1. Yeah, it was a little intense. I’m mean the situation there wasn’t as awful as in Tacloban but it was still one of the hardest hit places in the Philippines. Being sick while traveling is the worst. It was definitely the wrong time to travel in rural parts of the Philippines where electricity is scant! But, despite all that I’m so glad I went and I would really love to go back and explore more 🙂

  2. Being sick while travelling is hard, especially when the travel conditions are not up to expectations. It’s a shame and I can understand the disappointment that comes when things don’t go according to expectation but it’ll give you an opportunity to return next time…:) I find that Philippines is a beautiful country, especially for a beach lover like me, but they are also most frequently hit by natural disaster because of their location. It’s a good thing that their people are pretty resilient but it’s never easy to hear of such things happening in other countries, especially those dependent on tourism.
    sha recently posted…Sunset Walk to Banpo Bridge (Rainbow Bridge) in Seoul

    1. Being sick on the road is definitely no fun. Given the fact that I didn’t feel well and there was no electricity I left Coron much sooner than anticipated. I would really like to go back. From the little bit that I saw it is such an amazing place and I know there is so much left to see! I’m a beach lover too and I just fell in love with the Philippines 🙂 But it is really sad how susceptible the country is to natural disasters. Right before Haiyan, Bohol and Cebu were hit by a huge earthquake. Traveling to Bohol was super sad because of all the damage. Some of the oldest churches in the Philippines were completely destroyed. It was so heartbreaking that the Philippines was already coping with the earthquake damage and then had to deal with Haiyan. They are a resilient people for sure!

    1. It was sad. But I’m so glad that I went not only because Coron truly is a spectacular place but because I learned how much heart Filipinos have. Traveling around the country after Haiyan really was an eyeopening experience for me.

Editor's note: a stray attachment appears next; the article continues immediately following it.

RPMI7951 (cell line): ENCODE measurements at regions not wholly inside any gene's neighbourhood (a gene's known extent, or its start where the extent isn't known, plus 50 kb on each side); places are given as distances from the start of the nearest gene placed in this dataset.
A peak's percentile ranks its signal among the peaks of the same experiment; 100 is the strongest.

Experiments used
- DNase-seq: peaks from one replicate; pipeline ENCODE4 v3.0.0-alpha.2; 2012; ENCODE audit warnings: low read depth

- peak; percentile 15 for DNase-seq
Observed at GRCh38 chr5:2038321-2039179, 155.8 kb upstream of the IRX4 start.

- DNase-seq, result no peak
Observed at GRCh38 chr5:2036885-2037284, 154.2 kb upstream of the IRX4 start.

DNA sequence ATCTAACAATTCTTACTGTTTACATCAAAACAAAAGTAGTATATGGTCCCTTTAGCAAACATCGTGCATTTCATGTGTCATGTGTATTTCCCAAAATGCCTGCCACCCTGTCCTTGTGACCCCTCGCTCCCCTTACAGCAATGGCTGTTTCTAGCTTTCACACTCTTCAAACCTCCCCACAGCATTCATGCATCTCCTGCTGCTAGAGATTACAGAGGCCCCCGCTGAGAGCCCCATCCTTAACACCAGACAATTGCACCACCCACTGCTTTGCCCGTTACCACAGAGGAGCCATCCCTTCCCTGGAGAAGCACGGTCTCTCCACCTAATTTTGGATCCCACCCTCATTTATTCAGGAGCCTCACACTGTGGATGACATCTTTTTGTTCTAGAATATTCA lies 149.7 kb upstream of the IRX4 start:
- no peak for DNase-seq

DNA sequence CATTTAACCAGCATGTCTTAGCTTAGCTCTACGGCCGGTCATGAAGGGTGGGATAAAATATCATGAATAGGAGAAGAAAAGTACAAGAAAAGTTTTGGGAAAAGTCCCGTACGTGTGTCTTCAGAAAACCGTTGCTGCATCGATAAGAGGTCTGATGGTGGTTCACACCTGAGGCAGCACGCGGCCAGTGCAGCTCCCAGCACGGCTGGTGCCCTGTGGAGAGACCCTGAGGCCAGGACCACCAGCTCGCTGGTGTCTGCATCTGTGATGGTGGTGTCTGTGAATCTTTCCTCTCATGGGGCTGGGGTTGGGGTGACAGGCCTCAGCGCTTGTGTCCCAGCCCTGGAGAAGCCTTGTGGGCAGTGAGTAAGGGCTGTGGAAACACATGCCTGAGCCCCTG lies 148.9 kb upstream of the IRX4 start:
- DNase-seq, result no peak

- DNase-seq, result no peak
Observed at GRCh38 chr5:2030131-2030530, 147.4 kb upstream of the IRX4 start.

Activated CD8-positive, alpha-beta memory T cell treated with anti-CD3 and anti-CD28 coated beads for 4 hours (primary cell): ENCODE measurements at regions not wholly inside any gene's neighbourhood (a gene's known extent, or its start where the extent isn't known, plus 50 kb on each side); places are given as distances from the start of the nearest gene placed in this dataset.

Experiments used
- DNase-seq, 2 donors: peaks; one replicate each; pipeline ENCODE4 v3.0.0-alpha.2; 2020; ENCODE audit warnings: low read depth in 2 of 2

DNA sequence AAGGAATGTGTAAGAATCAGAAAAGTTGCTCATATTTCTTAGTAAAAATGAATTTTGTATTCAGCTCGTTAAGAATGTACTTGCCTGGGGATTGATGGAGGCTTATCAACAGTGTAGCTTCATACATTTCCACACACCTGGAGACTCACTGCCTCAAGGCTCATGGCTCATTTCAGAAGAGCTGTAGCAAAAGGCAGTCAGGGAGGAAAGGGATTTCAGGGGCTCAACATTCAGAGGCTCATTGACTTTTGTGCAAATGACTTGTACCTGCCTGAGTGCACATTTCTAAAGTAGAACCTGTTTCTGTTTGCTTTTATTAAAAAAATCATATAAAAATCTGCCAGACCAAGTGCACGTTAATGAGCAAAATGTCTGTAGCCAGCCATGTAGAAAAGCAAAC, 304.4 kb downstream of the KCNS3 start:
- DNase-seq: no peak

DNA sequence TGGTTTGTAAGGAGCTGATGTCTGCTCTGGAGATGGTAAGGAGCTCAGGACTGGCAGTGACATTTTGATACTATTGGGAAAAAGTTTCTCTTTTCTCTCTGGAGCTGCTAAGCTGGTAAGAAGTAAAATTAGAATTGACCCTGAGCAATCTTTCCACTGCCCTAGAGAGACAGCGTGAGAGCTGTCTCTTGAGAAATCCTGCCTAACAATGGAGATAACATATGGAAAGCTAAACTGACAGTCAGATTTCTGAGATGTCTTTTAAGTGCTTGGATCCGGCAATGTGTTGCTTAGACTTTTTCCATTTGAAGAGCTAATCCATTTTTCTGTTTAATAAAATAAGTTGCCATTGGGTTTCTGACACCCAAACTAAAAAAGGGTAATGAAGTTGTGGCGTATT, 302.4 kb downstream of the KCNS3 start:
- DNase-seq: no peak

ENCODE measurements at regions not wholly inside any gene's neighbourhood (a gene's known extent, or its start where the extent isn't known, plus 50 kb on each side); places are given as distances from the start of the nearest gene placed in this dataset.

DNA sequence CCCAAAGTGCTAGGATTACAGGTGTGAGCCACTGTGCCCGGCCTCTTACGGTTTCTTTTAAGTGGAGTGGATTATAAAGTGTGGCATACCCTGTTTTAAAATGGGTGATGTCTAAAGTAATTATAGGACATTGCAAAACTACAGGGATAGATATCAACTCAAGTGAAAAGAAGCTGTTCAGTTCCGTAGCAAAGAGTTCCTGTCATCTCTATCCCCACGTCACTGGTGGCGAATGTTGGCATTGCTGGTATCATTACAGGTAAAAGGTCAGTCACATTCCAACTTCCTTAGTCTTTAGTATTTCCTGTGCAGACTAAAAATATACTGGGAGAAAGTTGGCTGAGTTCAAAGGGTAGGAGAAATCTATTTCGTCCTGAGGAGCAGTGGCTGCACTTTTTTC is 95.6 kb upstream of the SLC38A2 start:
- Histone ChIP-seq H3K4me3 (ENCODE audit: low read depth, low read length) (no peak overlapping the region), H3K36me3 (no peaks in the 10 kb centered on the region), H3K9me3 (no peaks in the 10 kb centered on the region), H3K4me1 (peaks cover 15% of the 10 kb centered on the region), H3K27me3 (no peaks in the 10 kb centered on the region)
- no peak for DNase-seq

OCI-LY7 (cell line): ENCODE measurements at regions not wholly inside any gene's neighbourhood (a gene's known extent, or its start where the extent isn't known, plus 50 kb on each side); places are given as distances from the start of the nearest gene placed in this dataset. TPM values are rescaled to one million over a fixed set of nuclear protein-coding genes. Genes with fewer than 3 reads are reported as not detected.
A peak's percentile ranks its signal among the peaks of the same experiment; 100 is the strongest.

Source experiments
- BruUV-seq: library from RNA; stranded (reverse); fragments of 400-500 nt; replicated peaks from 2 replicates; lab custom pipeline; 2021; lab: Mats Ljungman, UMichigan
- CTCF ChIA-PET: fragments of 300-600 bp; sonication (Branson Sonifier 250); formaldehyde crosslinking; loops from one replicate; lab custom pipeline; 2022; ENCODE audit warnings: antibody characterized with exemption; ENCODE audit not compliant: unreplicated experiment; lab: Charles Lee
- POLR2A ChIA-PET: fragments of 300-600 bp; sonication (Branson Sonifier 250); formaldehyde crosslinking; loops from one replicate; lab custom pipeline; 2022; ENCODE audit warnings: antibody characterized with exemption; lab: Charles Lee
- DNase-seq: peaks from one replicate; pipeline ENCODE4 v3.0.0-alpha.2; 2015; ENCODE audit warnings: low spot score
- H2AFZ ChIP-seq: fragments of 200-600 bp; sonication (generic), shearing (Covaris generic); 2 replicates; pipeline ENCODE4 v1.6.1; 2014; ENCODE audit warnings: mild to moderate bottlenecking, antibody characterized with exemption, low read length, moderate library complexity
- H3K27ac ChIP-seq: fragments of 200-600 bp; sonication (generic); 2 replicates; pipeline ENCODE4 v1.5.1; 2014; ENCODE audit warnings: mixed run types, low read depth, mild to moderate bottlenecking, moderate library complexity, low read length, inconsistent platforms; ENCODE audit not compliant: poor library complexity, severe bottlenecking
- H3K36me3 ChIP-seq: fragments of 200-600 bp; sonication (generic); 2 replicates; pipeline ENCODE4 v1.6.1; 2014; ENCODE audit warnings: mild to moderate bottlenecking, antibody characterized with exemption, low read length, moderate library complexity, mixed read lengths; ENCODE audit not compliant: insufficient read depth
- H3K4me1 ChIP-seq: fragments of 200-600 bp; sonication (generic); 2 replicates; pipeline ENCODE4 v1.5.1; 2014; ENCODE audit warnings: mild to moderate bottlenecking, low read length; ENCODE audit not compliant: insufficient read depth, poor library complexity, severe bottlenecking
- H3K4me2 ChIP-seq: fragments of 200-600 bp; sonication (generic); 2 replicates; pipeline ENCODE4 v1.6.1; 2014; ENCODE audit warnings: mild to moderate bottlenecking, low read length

1. The Philippines is so beautiful Nita! Being sick was really frustrating and I can’t say that I kept a super positive attitude 100% of the time 😉 But despite the damage, the Philippines turned out to be my favorite destination in Southeast Asia. I really loved it!

  3. I can’t imagine how you survived without ac – I had a breakdown in Athens one night due to lack of ac (of course, it was 44 degrees or something crazy), but then at the same time, it’s hard to feel truly bad about these comforts when you’re witnessing so much heartbreaking devastation around you. Good on you for heading there and supporting them with your tourist dollars at such a difficult time…
    Shelley recently posted…The Breakdown: Stockholm

    1. Ha, being without AC in that room sucked! I could not stop sweating!! But the temperature was nowhere near 44 degrees. I can’t even imagine being in a climate that hot! Yeah, it’s definitely hard to feel sorry for yourself when other people are dealing with real problems. Not to mention I was only there for a few days but the entire island was without power for months, which is insane.